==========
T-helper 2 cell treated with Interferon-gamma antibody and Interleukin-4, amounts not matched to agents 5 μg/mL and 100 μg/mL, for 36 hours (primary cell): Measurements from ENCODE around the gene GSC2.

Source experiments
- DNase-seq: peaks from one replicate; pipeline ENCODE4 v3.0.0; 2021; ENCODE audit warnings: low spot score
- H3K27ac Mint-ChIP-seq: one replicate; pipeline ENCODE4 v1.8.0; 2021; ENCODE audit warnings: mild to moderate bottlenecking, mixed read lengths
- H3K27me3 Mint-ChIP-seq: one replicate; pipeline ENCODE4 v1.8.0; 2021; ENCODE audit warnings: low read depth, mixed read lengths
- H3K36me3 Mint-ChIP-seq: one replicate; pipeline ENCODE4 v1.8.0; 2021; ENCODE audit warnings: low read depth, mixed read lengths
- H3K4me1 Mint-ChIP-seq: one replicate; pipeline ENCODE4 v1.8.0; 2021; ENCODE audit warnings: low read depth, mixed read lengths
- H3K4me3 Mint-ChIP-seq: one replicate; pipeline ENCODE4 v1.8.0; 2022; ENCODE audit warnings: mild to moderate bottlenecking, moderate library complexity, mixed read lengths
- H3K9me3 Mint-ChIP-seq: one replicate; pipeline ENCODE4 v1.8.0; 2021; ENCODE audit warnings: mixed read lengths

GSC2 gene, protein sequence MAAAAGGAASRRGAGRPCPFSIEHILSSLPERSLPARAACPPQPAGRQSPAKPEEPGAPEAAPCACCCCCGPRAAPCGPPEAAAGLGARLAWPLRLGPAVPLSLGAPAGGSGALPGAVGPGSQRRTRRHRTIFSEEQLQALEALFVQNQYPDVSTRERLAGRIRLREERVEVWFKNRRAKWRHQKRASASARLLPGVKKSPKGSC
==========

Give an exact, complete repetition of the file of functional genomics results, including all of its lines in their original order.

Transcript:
T-helper 2 cell treated with Interferon-gamma antibody and Interleukin-4, amounts not matched to agents 5 μg/mL and 100 μg/mL, for 36 hours (primary cell): Measurements from ENCODE around the gene GSC2.

Source experiments
- DNase-seq: peaks from one replicate; pipeline ENCODE4 v3.0.0; 2021; ENCODE audit warnings: low spot score
- H3K27ac Mint-ChIP-seq: one replicate; pipeline ENCODE4 v1.8.0; 2021; ENCODE audit warnings: mild to moderate bottlenecking, mixed read lengths
- H3K27me3 Mint-ChIP-seq: one replicate; pipeline ENCODE4 v1.8.0; 2021; ENCODE audit warnings: low read depth, mixed read lengths
- H3K36me3 Mint-ChIP-seq: one replicate; pipeline ENCODE4 v1.8.0; 2021; ENCODE audit warnings: low read depth, mixed read lengths
- H3K4me1 Mint-ChIP-seq: one replicate; pipeline ENCODE4 v1.8.0; 2021; ENCODE audit warnings: low read depth, mixed read lengths
- H3K4me3 Mint-ChIP-seq: one replicate; pipeline ENCODE4 v1.8.0; 2022; ENCODE audit warnings: mild to moderate bottlenecking, moderate library complexity, mixed read lengths
- H3K9me3 Mint-ChIP-seq: one replicate; pipeline ENCODE4 v1.8.0; 2021; ENCODE audit warnings: mixed read lengths

GSC2 gene, protein sequence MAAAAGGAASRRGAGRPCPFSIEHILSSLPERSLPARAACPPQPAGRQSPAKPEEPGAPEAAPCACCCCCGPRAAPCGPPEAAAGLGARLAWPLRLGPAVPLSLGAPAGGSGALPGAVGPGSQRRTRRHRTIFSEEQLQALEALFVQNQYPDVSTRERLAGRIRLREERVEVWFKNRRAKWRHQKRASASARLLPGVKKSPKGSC